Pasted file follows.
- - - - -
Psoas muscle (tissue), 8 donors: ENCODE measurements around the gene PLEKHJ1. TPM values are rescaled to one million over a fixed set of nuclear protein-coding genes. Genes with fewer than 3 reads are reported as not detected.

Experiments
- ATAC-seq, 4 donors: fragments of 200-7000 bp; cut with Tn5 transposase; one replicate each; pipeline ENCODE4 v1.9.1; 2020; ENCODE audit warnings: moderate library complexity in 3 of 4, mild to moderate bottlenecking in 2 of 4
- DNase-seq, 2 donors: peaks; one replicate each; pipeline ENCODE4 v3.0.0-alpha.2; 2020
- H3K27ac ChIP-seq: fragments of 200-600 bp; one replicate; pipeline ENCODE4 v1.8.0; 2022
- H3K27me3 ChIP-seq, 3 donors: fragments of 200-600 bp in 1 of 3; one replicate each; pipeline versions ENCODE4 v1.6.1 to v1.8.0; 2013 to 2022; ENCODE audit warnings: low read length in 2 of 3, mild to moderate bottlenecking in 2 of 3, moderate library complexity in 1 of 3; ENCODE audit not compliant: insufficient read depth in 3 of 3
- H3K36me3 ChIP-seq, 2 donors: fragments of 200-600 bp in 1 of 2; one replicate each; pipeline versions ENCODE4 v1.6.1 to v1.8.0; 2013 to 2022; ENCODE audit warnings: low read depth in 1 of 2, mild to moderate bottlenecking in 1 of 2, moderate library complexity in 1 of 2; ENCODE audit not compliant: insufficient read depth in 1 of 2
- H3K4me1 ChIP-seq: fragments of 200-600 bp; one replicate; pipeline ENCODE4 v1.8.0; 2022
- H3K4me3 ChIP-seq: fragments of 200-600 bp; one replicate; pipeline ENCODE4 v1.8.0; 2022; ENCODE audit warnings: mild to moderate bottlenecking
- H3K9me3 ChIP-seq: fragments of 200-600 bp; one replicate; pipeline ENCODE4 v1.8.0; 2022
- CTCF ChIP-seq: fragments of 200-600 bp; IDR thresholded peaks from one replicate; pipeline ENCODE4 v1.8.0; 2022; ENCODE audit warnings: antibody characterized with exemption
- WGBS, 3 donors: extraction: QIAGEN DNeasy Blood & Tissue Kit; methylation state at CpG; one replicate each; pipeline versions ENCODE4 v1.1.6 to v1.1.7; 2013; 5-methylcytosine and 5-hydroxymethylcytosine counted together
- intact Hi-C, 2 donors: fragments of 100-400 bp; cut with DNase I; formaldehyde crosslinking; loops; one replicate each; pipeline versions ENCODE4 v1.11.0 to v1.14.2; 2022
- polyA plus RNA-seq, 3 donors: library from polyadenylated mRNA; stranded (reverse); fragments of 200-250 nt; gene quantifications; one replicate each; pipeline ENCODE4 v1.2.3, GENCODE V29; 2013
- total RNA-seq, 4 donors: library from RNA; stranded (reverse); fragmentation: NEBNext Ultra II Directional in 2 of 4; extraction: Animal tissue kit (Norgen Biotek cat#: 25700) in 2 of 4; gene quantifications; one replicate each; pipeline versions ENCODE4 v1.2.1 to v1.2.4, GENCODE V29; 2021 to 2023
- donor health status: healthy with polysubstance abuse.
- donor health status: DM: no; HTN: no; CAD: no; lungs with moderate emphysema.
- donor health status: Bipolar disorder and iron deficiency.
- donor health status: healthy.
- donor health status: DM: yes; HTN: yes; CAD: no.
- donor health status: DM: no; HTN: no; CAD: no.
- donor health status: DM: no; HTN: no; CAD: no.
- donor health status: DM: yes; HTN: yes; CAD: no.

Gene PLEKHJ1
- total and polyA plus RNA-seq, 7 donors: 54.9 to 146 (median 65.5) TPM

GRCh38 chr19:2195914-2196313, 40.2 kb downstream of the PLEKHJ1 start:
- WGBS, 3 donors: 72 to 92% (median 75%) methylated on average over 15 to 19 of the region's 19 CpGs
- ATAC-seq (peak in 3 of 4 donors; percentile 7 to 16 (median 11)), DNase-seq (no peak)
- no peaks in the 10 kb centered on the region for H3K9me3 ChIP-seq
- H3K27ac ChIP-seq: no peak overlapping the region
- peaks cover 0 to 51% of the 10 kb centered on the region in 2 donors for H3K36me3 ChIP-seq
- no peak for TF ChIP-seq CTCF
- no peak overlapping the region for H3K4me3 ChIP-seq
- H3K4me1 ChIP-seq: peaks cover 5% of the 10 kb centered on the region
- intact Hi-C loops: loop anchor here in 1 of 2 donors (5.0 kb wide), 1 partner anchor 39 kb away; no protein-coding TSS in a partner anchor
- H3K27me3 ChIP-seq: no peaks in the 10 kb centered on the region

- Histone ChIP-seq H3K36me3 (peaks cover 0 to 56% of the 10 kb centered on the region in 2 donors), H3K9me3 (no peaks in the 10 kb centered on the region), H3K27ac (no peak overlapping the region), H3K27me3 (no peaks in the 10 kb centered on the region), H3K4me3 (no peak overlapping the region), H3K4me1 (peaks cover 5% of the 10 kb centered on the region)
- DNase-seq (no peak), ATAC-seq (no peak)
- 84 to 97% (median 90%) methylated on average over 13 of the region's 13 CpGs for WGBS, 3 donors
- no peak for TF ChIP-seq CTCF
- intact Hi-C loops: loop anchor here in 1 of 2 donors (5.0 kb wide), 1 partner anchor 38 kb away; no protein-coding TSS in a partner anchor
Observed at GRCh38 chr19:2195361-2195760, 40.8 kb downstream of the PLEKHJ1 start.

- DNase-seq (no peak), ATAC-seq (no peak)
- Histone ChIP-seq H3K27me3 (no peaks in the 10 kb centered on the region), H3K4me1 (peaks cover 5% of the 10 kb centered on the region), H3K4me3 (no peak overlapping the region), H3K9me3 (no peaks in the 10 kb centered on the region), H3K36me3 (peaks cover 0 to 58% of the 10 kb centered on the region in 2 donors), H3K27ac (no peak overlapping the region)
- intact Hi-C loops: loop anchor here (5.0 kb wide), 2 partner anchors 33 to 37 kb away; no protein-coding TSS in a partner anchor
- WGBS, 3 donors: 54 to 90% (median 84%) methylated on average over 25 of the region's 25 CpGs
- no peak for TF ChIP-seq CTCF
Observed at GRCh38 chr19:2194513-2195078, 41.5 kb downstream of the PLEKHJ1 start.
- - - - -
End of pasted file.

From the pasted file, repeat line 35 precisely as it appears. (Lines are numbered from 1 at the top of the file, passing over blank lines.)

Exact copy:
- intact Hi-C loops: loop anchor here in 1 of 2 donors (5.0 kb wide), 1 partner anchor 39 kb away; no protein-coding TSS in a partner anchor